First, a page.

Sunday, August 8, 2010

Hubris on All Sides...

I’ve written on this matter before. So, a quick summary: Donald Rosenberg was the Cleveland Plain Dealer’s lead Classical Music critic for many years. His primary job was covering the Cleveland Orchestra. In 2008, he was reassigned by the paper’s editor, Susan Goldberg, and now covers other musical and dance events.

Prior to Franz Welser-Möst’s taking the baton, Rosenberg’s reviews of the Orchestra had been consistently laudatory. But in 2002, his reviews began to take on an almost unrelentingly negative tone. The Plain Dealer reassigned Rosenberg to cover non-orchestra events, and replaced him with Zachary Lewis, a clearly less qualified (but perhaps more open minded) reviewer.

Being the Plain Dealer’s critic for the Cleveland Orchestra has its perks: free tickets always in a great seat, use of the orchestra’s Green Room while writing one’s reviews, being able to hobnob with movers & shakers – all part of the job.

When Rosenberg was reassigned, he lost the privileges of membership. Neither his pay nor his benefits were cut, but his ego must have been bruised. This would have been especially humiliating for Rosenberg because he literally "wrote the book" on the Cleveland Orchestra.

Rosenberg sued, alleging that the Plain Dealer reassigned him under pressure from the MAA as a result of his reviews. He further alleged age discrimination. 56 at the time of his reassignment, that’s a tough complaint to swallow.

This past Friday, the jury decided against Rosenberg. I can’t say I am surprised by this. Barring a prior contractual agreement, a newspaper has the right to assign its reporters to any beat it wishes. In addition to the age discrimination complaint, Rosenberg was unable to prove that his reassignment has harmed his career. Is his book about the Cleveland Orchestra, Second to None, any less respected than it was before he was reassigned? Hardly. Indeed, the publicity surrounding the trial has probably boosted sales. (The book does not cover Welser-Möst as it was written prior to his tenure here.)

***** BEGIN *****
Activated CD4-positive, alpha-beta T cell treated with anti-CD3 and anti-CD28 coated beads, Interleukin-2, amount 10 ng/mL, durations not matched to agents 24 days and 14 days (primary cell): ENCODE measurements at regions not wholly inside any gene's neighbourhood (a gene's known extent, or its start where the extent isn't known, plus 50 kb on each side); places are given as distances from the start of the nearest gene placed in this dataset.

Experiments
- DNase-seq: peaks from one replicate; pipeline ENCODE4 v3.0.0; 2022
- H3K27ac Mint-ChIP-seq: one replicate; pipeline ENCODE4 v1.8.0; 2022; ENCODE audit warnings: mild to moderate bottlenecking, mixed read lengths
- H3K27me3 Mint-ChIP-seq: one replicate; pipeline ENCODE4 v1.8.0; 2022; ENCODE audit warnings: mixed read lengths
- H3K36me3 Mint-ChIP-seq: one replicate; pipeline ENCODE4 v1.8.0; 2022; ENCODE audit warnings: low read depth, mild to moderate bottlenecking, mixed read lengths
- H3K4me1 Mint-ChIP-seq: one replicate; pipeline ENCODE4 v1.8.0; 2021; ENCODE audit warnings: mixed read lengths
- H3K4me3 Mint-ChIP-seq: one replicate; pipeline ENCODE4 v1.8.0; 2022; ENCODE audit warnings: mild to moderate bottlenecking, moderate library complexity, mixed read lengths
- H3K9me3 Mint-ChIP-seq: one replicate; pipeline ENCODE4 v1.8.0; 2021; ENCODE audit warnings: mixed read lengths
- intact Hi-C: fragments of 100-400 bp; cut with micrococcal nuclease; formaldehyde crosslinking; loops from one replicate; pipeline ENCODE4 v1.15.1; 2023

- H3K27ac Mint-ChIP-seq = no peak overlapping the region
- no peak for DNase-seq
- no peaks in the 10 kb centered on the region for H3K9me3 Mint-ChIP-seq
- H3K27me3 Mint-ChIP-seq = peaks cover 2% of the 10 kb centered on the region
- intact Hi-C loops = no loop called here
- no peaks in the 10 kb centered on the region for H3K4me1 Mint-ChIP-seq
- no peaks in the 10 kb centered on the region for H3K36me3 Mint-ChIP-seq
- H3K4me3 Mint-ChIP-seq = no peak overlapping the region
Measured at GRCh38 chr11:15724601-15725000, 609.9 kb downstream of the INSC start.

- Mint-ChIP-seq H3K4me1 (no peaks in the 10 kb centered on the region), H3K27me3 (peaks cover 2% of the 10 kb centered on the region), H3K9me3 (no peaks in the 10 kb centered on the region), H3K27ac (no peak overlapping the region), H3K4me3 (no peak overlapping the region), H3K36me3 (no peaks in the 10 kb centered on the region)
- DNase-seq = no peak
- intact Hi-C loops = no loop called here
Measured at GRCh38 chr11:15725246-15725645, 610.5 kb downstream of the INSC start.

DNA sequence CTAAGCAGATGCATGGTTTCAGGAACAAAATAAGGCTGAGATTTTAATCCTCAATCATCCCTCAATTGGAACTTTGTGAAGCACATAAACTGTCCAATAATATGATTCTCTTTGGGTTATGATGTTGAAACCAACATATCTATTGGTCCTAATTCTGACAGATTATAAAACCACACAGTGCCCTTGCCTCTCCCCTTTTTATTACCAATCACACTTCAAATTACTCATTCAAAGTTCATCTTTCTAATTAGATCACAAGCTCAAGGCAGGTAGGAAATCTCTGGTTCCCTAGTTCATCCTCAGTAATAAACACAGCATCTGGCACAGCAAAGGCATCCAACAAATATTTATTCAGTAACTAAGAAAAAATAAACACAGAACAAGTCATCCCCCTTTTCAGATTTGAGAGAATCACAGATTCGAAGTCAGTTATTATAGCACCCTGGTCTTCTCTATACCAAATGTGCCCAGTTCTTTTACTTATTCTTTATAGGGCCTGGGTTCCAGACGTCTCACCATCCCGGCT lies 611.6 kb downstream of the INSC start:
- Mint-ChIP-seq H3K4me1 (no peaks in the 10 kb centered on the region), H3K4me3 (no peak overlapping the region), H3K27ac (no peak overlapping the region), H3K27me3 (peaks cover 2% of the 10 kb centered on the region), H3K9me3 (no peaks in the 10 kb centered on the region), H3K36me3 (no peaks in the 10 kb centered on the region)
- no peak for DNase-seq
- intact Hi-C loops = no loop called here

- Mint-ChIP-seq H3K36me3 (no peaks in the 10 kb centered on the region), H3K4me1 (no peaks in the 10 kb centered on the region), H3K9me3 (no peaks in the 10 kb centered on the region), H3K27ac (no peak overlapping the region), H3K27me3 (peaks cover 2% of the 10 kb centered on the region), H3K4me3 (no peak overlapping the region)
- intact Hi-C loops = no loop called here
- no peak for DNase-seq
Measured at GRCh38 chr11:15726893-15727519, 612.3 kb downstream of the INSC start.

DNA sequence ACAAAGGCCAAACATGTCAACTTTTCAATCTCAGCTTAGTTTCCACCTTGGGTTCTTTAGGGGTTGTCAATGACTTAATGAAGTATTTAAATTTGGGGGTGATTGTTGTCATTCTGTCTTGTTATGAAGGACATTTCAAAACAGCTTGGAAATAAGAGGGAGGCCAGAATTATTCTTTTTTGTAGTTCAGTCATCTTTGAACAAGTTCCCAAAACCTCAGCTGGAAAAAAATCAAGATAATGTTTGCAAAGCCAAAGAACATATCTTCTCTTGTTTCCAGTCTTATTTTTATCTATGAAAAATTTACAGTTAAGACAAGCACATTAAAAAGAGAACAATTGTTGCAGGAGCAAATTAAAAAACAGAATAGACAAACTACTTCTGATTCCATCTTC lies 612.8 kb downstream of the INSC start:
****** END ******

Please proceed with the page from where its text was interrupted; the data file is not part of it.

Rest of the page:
As I have stated elsewhere, I don’t agree with many of Rosenberg’s reviews. When it comes to his critiques of various piano based events, from the local piano competition, to recitals and concertos, he’s out of his depth. (This is more than a matter of differing taste, but many factual errors on his part. Sadly, Rosenberg’s reassignment has resulted in him covering precisely these kinds of events.) But Rosenberg’s reviews of the orchestra were written from a knowledgeable perspective – the guy knows his onions. I also think it is fair to state that Rosenberg was biased against Welser-Möst – and slavishly devoted to his predecessor, Christoph von Dohnányi. But if every biased critic were removed from his post, there would be precious few reviewers. Harold C. Schonberg, for many years the New York Times’ lead music critic, had an axe to grind with many musicians, from Leonard Bernstein to Glenn Gould to Ivo Pogorelich, and it showed in his reviews. If there is an influential critic, it’s one who writes for the most noteworthy paper in the cultural capital of the nation. Despite frequent letters to the editor protesting Schonberg’s reviews, Times’ management never considered removing him from his post. I am unaware as to whether New York Philharmonic management tried to exert pressure for Schonberg’s removal or reassignment, but if they did, the Times ignored it. That paper stood by its man. Plain Dealer management tried to have it both ways by reassigning Rosenberg without firing him.

On the other hand, however, Schonberg scrupulously guarded his integrity – to the extent that he avoided cultivating friendships with musicians that he reviewed (following his retirement he reached out to many of them). Schonberg would never have considered “advising” the orchestra that Bernstein had to go, as Rosenberg has admitted doing with Cleveland Orchestra staff regarding Welser-Most. A critic advising the orchestra in any place other than his written reviews is a serious overstepping of boundaries and sign of personal hubris.

I’ve had my own complaints about Welser-Möst’s tenure at the orchestra: the continued over-emphasis of Germanic repertoire (which started under Dohnányi); the lack of a clear interpretive point of view; the eclipsing of the orchestra’s sharp aural profile in favor of a soft, marshmallowy sonority. But I’ve also maintained an open mind, and come to the conclusion that Welser- Möst’s conducting has improved over the last few years. Franz (he insists on being called by his first name) seems to have hit his stride. Also, to his credit, the current conductor has responded to tight economic times by taking a substantial cut in pay. And he involves himself with Cleveland’s everyday folk in a way few conductors would. Dohnányi, the anti-populist, wouldn’t have been caught dead conducting a July 4th concert as Welser-Möst has done.

If he’d still been reviewing the orchestra over the past two years, would Rosenberg have had the same response? Would he still be harping on Welser-Möst, and telling management the conductor “had to go”? Thanks to Welser-Möst’s thin skin, Rosenberg’s own hubris, and the caving of the Plain Dealer’s editorial team, we may never know.

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